In the United States, marriage is a legal arrangement between two individuals. When two individuals enter into a marriage, they marry each other (hence if $A$ is married to $B$, then $B$ is also married to $A$). Moreover, if $A$ is married to $B$, and $A$ is married to $C$, then $B = C$ (this is the legal requirement that a person may not be married to more than one other person). Finally, a person cannot be said to be married to themselves (the relation is irreflexive).

Under this definition, the marriage relation is not transitive. If $A$ is married to $B$, then symmetry implies that $B$ is married to $A$. If marriage were transitive, then $A$ would be married to $A$. However, we have defined marriage to be irreflexive, hence $A$ cannot be married to $A$, which implies that marriage is not transitive.

That being said, let me reiterate that this is not really a question about mathematics. It can be made into a question about mathematics by writing a reasonable definition of marriage, but the answer is not unique. For example, maybe marriage is simply illegal or doesn't exist at all (the Na of China are a purported example of the latter). If marriage is doesn't exist, then marriage is transitive by vacuity. Or maybe society is polynadrous, but marriage is intransitive because the several brother-husbands of a given woman are not considered to be married to each other. Indeed, given any possible permutation of the axioms of an equivalence relation, I can probably describe a hypothetical (or real) society in which there is a version of marriage satisfying those axioms.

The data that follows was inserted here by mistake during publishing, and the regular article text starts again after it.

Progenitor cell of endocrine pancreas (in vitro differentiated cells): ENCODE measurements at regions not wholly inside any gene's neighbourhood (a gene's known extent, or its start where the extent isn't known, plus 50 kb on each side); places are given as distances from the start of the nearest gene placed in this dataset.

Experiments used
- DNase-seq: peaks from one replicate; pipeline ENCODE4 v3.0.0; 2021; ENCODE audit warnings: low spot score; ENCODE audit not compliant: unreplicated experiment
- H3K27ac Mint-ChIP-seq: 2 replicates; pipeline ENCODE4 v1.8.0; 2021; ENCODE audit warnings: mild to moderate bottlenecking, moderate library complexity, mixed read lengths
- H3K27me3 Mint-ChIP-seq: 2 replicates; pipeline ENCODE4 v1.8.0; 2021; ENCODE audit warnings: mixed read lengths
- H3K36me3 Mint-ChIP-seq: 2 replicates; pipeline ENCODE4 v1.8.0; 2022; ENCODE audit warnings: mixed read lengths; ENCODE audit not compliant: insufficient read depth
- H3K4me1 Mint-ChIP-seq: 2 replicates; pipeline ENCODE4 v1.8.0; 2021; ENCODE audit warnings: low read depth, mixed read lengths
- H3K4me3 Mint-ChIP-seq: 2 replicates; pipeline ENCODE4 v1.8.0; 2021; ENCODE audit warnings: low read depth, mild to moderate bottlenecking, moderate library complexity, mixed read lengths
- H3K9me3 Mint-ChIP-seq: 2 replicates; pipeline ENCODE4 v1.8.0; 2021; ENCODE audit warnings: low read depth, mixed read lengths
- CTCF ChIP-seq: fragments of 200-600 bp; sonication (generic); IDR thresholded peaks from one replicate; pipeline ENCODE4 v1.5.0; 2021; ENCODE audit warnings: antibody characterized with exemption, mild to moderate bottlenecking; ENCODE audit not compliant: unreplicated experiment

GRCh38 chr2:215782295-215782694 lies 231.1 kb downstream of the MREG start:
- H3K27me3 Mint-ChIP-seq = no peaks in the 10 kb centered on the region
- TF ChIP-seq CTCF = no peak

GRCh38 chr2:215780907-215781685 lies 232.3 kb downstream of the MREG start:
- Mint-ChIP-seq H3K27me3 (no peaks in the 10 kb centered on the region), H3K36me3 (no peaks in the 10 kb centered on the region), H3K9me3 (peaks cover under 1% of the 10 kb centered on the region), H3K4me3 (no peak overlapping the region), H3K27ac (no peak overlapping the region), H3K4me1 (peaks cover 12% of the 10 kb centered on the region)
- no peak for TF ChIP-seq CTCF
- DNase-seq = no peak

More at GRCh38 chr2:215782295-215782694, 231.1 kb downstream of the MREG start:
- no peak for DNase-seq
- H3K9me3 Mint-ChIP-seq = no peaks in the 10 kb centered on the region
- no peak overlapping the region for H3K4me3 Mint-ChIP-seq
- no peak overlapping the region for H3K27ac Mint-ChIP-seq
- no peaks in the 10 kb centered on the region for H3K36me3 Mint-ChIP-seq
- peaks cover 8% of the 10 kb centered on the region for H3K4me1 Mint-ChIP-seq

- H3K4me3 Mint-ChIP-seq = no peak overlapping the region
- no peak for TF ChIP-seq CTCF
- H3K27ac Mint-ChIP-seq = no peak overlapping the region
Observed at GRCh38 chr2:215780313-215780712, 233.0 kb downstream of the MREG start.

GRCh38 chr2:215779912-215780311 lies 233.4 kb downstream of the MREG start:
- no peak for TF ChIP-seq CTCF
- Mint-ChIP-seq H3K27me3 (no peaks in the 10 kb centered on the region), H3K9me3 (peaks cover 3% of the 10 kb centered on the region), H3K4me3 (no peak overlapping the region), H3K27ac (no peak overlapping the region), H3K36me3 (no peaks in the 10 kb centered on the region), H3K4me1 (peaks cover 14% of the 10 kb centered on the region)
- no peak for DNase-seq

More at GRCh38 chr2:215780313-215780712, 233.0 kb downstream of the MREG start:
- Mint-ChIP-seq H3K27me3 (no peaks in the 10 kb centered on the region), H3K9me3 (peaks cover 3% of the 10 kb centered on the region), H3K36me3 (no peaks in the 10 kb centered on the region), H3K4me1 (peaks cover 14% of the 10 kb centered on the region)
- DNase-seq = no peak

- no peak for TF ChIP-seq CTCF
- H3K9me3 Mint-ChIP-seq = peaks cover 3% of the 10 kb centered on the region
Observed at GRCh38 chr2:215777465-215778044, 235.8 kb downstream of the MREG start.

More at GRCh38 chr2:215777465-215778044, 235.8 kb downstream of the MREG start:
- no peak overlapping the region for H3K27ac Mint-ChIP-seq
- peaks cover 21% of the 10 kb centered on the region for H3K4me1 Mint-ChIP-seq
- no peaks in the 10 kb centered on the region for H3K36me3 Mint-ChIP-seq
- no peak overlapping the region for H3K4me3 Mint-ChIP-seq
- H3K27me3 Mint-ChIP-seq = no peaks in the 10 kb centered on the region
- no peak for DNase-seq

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    $\begingroup$ "It is also possible to conceive of a society where this relation is not even symmetric." Those poor anime fans... they may be married to their waifu but in reality their waifu doesn't even know of their existence (or even exist themselves at all really). $\endgroup$ – JMoravitz May 17 at 14:00